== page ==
“The law is not just something for partners to make money out of”  – Good grief. Does Mr Van Persie think that City lawyers studied so hard at university and later on the LPC to NOT make money out of law?

Some will be attracted by Mr Van Persie’s apparently sensible analysis. This is why such thinking is so subversive.  There can only be one response to this.  Lawyers are merely the instrument of the client’s desire – so long as such action is within the code of ethics, best practice and, of course, we should not forget,  ‘the law’.  To suggest that we lawyers were in any way responsible for the collapse of the  Western banking system and be held accountable along with bankers is, quite probably and possibly, actionable.  I have asked my fellow Partner – Dr Erasmsus Strangelove, our Director of Education, Strategy and Psyops –  to log onto Lexis-Nexis or Westlaw and refine his thinking on defamation.

As for the totally absurd idea, advanced by Mr Van Persie, that we City lawyers would buy a holiday home in Cyprus on the back of our billings to our revered banking clients – Cyprus?  Ludicrous. Cyprus is for holiday makers.  City partners do not buy villas in Cyprus.  We might try to buy Cyprus – but we would not be interested in the modest returns a villa would bring.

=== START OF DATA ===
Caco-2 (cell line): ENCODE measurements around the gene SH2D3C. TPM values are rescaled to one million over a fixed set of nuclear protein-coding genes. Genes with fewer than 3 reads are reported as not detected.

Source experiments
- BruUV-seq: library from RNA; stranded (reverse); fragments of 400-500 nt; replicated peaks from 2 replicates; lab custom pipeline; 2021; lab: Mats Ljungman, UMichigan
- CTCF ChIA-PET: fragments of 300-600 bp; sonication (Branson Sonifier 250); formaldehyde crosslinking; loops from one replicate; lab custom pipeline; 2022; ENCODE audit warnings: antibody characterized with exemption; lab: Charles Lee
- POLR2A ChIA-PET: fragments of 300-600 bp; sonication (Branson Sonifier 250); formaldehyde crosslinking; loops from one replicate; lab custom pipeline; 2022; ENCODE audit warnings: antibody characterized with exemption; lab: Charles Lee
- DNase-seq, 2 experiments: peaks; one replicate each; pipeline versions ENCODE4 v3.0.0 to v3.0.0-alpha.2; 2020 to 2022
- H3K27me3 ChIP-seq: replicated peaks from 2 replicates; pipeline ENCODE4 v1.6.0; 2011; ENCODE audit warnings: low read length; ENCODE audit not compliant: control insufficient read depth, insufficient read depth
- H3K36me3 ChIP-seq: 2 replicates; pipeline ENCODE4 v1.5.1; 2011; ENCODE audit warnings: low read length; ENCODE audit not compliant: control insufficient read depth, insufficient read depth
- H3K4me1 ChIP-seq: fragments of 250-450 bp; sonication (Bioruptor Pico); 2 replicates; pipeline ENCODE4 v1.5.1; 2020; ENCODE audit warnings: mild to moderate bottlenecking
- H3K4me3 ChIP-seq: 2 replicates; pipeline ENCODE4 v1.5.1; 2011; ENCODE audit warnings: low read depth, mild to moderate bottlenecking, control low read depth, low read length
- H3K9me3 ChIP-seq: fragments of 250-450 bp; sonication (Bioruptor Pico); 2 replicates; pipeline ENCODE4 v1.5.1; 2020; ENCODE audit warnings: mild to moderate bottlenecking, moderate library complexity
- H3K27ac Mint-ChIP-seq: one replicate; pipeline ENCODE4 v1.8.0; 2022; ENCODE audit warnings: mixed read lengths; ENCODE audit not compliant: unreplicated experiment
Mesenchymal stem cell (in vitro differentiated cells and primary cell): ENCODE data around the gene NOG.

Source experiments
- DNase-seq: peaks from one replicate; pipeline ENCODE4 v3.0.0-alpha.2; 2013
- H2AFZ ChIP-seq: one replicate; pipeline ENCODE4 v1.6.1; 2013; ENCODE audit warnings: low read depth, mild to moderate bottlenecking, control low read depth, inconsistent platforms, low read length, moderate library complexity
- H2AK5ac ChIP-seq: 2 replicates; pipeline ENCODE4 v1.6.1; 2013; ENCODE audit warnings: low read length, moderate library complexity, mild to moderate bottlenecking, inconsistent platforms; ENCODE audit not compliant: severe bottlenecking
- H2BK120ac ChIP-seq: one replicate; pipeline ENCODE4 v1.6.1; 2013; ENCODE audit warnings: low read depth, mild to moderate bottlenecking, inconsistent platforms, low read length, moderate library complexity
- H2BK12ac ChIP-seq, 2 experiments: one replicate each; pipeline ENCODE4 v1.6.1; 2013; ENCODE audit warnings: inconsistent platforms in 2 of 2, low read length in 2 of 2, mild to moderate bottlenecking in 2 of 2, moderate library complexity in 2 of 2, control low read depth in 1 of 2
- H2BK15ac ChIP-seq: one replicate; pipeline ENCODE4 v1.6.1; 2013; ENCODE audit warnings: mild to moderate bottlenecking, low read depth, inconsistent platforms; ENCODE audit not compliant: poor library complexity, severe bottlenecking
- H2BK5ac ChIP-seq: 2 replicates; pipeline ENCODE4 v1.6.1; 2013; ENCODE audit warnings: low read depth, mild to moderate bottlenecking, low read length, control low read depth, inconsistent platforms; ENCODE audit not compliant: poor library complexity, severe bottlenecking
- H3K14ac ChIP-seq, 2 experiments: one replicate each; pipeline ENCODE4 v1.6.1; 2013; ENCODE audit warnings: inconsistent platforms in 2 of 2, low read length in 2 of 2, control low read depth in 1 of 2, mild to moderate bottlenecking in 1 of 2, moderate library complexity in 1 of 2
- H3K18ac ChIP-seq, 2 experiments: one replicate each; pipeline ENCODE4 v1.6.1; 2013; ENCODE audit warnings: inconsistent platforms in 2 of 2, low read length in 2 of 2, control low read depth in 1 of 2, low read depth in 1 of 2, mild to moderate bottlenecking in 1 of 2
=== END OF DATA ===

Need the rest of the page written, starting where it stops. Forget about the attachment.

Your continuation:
I rest my case.  We were only following orders.  We have not been punished – ergo, we are not guilty of anything at all.  Editors of national newspapers and the legal press should be most careful in publishing any subversive material which suggests that we are in any way complicit in anything. That is all.


Note to Editors:

Hugo de VertBack was educated at Eton, and Oxford.  He took a First in law and would have taken more, had he developed the skills for taking more in those early days of his career.  Muttley Dastardly LLP is a niche boutique City firm.  WE are known as ‘the Silent service’ because our clients know that we say nothing about anything at any time in public about them and regard it as failure to end up litigating commercial contracts or banking documentation in court.

If you would like a picture of Hugo de Vertback – please contact Eva Brown, PA to Matt Muttley, Managing Partner of Muttley Dastardly LLP.  We shall do our best to accommodate your request to have a non-exclusive temporary lease of the photographic rights.  We take Amex.


With thanks to the following for sponsoring the free materials for students on Insite Law magazine: Inksters Solicitors, Cellmark, OnlineWill.co.uk, BPP University College, David Phillips & Partners Solicitors, Wildy & Sons, Camps Solicitors accident claims